Majority of Americans See Economic News as Mixed
Trayvon Martin Controversy Still Public's Top Story
Nearly six-in-ten (57%) say they are hearing mixed news about the economy, 30% say they are hearing mostly bad economic news and 11% say they are hearing mostly good news, according to the latest weekly News Interest Index survey, conducted April 5-8 among 1,000 adults by the Pew Research Center for the People & the Press. The survey was in the field when a new federal jobs report was released April 6 that showed worse than expected job growth in March but a slight dip in the unemployment rate to 8.2%.
In early March, 62% said they were hearing mixed news about the economy, while 24% said they were hearing mostly bad economic news. Just as in the latest survey, 11% said they were hearing mostly good news.
Public perceptions of the tone of economic news are not much different than they were one year ago. Now, though, the number hearing mostly good news – while still small – is double what it was last April (11% vs. 5%). Views of economic news turned much more negative last August, amid fears that the economy could be slipping back into recession. At that point, 67% said they were hearing mostly bad news about the economy
Majorities of each partisan group say they are hearing a mix of good and bad economic news, but Democrats are much more likely than Republicans or independents to say they are hearing mostly good news. Democrats are about equally likely to say they are hearing mostly good or mostly bad news (20% vs. 19% respectively). The balance is much more negative for Republicans and independents. Among the GOP, 40% say they are hearing mostly bad news, while just 5% are hearing mostly good news. Among independents, 33% say they are hearing mostly bad news; 6% say they are hearing mostly good news.
Trayvon Martin Case Remains Top Story
For the third straight week, the controversy over the shooting death of Trayvon Martin was the public’s top story, though coverage dropped considerably. A third of the public (33%) say they followed news about the death of the African American teenager in Florida more closely than any other news, about twice the percentage citing the economy (16%) or the 2012 elections (15%). News about the controversy made up 7% of coverage, down from 18% one week earlier, according to a separate analysis by the Pew Research Center’s Project for Excellence in Journalism (PEJ).
African Americans continue to follow news about the controversy more closely than whites. About seven-in-ten blacks (72%) say they followed Trayvon Martin developments more closely than any other story, compared with 26% of whites. Looking at partisans, 45% of Democrats say this was their top story last week, three times the 15% of Republicans that say this. Among independents more than a third (36%) say this was their top story.
Looking at a separate measure, 67% of African Americans say they followed news about developments in the Trayvon Martin case very closely, while 29% of whites say this. Those numbers are only slightly changed from one week earlier. Overall, 34% say they followed news about the controversy very closely.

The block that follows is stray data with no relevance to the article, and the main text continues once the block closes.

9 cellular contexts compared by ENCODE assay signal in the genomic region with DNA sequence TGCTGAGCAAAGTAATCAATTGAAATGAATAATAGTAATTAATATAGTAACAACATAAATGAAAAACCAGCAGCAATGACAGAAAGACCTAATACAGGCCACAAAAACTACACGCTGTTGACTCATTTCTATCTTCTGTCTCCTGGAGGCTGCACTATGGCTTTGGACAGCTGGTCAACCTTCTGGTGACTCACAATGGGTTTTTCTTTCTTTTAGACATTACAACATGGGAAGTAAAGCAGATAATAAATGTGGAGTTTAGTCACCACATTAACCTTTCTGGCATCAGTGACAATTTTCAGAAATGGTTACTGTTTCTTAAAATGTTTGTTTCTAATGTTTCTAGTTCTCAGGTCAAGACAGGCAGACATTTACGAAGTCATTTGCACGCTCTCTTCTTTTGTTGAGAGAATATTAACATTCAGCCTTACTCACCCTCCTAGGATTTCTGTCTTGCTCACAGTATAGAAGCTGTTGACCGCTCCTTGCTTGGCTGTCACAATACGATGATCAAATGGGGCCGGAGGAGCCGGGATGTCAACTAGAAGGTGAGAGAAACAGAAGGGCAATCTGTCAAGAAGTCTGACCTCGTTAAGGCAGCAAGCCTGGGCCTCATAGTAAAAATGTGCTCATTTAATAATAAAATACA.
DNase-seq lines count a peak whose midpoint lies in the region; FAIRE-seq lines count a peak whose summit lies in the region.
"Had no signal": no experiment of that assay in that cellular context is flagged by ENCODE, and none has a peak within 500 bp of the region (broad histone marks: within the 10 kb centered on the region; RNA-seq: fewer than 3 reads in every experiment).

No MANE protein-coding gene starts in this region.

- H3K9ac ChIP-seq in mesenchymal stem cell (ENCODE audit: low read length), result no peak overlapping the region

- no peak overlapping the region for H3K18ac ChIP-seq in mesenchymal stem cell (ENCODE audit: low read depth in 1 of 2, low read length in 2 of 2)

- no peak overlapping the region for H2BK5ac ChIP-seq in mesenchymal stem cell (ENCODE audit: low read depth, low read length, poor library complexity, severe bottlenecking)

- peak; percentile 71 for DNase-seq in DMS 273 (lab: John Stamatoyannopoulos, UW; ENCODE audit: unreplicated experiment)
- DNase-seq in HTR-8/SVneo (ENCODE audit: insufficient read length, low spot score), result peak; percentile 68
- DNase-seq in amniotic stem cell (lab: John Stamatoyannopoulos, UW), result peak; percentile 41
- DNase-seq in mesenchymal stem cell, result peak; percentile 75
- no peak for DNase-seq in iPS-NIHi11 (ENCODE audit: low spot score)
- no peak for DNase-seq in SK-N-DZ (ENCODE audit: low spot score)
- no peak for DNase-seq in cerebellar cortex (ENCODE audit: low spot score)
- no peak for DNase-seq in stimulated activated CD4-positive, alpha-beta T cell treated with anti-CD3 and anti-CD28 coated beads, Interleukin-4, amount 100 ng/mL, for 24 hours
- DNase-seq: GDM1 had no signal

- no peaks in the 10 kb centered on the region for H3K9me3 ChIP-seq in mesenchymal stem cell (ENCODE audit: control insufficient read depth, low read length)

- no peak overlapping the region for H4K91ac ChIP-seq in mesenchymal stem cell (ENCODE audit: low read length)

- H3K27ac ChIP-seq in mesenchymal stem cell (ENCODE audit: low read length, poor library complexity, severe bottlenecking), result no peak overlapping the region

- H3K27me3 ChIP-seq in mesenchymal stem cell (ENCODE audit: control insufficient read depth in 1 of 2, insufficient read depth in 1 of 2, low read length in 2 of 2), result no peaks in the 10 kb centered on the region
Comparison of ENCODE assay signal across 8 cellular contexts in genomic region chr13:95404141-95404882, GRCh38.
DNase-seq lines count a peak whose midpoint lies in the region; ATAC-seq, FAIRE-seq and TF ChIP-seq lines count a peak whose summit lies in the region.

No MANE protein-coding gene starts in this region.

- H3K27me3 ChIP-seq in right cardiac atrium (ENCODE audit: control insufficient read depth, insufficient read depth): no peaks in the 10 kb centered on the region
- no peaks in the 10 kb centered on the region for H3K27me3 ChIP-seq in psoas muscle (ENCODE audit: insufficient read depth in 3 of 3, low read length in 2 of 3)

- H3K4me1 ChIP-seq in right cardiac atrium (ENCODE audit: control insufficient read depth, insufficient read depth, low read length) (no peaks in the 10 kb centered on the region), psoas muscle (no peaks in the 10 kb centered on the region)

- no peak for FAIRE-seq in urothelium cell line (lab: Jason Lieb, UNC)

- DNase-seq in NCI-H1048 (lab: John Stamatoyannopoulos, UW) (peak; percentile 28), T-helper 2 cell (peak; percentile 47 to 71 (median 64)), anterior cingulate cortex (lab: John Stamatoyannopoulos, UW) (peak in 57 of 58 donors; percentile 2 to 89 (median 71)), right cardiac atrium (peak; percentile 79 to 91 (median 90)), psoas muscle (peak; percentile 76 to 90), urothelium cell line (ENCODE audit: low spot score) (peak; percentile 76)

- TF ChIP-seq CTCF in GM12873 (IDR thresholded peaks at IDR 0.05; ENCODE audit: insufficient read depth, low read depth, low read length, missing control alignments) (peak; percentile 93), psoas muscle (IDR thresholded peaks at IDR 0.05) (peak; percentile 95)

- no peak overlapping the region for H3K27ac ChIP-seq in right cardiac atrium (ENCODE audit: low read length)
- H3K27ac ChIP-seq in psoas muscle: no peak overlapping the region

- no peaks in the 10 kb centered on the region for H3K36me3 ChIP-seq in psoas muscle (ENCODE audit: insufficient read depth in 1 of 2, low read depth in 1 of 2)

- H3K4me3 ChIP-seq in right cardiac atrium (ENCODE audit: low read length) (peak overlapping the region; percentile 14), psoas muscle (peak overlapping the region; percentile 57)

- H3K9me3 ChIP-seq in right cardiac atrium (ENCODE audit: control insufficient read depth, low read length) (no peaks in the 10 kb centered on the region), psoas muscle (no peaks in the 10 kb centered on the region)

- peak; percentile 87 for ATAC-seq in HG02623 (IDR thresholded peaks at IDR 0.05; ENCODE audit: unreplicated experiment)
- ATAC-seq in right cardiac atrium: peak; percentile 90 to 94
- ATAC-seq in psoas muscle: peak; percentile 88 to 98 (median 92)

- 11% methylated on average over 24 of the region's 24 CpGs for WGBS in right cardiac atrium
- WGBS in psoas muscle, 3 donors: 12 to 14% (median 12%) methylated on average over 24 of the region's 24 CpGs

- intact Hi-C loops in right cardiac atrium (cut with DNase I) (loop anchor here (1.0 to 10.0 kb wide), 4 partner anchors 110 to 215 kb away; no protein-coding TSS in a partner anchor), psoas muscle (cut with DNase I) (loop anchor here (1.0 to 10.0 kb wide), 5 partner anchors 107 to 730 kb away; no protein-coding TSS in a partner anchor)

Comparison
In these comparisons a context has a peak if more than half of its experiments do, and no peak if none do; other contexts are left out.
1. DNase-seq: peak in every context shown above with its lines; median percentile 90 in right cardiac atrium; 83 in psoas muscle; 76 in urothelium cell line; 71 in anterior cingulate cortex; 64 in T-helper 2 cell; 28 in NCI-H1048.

Nearly four-in-ten (37%) say they followed news about the economy very closely, a level of interest similar to most weeks in recent months. News about the economy made up 7% of coverage, excluding coverage of the debate in Washington over the federal budget.
About three-in-ten (31%) say they very closely followed news about the candidates for president in 2012. Republicans are more likely to say they followed this news very closely (43%) than are Democrats (32%) or independents (26%). With several primaries last week, election news topped coverage, accounting for 22% of the newshole.
A quarter (25%) say they very closely followed news about the ongoing debate in Washington over the federal budget; just 3% say this was the news they followed most closely. News about the federal budget debate made up 1% of coverage.
About two-in-ten (21%) say they very closely followed news about the shooting rampage at a small college in Oakland, Calif., that left seven dead; 5% say this was their top story of the week. News about the shootings at Oikos University made up 2% of coverage.
Just 15% say they very closely followed news about international efforts to stop the political violence in Syria; 2% say this was the news they followed most closely. News about Syria accounted for 3% of coverage.
These findings are based on the most recent installment of the weekly News Interest Index, an ongoing project of the Pew Research Center for the People & the Press. The index, building on the Center’s longstanding research into public attentiveness to major news stories, examines news interest as it relates to the news media’s coverage. The weekly survey is conducted in conjunction with The Project for Excellence in Journalism’s News Coverage Index, which monitors the news reported by major newspaper, television, radio and online news outlets on an ongoing basis. In the most recent week, data relating to news coverage were collected April 2-8, and survey data measuring public interest in the top news stories of the week were collected April 5-8, 2012, from a nationally representative sample of 1,000 adults.